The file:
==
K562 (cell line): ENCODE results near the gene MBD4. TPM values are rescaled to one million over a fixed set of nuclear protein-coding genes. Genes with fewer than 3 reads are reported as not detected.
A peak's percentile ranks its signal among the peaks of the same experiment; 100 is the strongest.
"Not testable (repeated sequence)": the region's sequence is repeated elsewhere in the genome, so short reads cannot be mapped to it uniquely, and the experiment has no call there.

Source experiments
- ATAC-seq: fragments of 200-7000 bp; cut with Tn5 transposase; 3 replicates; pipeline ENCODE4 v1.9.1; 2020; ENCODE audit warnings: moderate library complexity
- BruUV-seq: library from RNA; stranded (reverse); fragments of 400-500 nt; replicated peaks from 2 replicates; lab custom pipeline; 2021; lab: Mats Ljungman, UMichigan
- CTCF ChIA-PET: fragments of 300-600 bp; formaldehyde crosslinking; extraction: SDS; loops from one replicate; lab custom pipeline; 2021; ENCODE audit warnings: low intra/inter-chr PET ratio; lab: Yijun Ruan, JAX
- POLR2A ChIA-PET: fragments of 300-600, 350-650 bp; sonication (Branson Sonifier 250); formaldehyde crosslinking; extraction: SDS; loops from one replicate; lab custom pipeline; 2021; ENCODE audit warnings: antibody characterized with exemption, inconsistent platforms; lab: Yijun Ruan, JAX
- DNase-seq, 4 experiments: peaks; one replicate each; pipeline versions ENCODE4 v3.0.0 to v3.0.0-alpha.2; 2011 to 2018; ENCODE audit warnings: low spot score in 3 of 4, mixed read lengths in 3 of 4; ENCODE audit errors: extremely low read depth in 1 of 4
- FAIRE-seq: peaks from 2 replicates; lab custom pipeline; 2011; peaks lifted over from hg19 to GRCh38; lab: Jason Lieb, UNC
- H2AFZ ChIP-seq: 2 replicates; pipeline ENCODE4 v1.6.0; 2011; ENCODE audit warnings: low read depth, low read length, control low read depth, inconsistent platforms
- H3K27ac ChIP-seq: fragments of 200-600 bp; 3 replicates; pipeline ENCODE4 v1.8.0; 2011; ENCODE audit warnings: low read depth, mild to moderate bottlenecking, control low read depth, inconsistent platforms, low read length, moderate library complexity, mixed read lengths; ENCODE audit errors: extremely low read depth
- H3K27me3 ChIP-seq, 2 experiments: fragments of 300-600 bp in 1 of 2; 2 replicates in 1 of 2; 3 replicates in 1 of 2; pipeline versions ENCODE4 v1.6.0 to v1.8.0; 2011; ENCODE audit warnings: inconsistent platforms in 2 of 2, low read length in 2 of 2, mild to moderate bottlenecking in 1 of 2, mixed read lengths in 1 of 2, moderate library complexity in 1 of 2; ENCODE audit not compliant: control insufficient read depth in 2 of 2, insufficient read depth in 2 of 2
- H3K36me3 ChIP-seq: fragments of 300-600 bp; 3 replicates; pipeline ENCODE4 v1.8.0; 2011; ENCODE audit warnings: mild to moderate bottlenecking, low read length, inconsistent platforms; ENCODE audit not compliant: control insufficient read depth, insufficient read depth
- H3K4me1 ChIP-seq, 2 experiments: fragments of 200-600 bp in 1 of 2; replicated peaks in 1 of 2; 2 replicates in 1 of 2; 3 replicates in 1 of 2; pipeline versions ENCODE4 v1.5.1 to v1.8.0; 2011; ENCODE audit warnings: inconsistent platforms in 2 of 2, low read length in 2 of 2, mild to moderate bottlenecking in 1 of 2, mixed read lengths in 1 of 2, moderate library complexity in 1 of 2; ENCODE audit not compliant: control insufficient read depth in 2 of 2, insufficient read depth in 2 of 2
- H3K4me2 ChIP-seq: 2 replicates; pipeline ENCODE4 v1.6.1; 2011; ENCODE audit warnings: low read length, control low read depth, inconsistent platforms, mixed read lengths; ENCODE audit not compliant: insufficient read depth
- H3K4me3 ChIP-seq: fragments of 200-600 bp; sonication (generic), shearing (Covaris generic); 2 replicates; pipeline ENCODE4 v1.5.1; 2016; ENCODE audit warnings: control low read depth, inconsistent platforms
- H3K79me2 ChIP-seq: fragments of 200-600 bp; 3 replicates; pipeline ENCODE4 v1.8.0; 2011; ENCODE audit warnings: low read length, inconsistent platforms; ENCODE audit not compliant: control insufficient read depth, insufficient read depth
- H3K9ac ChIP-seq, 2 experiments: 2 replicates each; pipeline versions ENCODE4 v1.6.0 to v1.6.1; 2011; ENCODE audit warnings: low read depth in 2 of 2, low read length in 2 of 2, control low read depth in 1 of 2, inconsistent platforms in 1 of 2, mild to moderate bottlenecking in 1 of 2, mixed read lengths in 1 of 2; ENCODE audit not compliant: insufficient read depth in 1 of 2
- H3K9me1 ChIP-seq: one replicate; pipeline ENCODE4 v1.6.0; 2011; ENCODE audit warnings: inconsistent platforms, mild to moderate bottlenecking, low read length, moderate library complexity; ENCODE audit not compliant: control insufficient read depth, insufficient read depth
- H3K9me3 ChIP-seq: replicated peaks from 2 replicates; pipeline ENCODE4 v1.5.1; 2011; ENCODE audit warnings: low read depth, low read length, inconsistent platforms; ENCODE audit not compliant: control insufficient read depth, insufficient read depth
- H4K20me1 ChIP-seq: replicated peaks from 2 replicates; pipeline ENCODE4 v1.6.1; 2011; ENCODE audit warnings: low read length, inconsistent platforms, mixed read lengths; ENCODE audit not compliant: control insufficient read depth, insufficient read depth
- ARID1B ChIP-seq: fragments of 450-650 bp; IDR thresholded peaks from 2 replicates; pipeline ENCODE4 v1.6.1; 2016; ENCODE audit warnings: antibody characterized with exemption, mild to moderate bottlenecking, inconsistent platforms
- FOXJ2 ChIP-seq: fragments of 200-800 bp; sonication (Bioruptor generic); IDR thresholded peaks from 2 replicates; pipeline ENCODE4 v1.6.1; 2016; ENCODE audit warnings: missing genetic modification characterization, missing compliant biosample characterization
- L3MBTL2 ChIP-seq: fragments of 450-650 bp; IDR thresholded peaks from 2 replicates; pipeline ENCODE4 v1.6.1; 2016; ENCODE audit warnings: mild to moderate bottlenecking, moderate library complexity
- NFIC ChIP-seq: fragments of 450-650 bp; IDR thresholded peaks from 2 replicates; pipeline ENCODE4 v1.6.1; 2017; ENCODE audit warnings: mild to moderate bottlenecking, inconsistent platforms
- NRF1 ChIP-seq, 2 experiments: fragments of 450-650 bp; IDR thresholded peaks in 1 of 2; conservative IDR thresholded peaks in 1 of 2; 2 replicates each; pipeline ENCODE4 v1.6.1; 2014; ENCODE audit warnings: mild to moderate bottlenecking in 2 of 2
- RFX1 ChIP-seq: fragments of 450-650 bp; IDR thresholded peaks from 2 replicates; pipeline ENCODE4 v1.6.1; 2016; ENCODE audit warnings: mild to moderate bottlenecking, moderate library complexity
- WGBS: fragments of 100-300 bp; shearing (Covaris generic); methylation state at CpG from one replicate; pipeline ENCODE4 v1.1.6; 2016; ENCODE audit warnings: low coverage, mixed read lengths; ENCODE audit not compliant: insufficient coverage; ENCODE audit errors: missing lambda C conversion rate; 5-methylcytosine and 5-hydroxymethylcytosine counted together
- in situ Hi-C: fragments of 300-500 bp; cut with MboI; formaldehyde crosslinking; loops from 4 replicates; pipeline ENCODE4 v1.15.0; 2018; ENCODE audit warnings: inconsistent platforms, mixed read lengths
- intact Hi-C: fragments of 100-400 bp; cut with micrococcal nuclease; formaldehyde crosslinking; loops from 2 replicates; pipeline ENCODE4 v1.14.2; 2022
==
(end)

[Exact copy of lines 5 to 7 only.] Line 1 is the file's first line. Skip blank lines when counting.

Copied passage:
- ATAC-seq: fragments of 200-7000 bp; cut with Tn5 transposase; 3 replicates; pipeline ENCODE4 v1.9.1; 2020; ENCODE audit warnings: moderate library complexity
- BruUV-seq: library from RNA; stranded (reverse); fragments of 400-500 nt; replicated peaks from 2 replicates; lab custom pipeline; 2021; lab: Mats Ljungman, UMichigan
- CTCF ChIA-PET: fragments of 300-600 bp; formaldehyde crosslinking; extraction: SDS; loops from one replicate; lab custom pipeline; 2021; ENCODE audit warnings: low intra/inter-chr PET ratio; lab: Yijun Ruan, JAX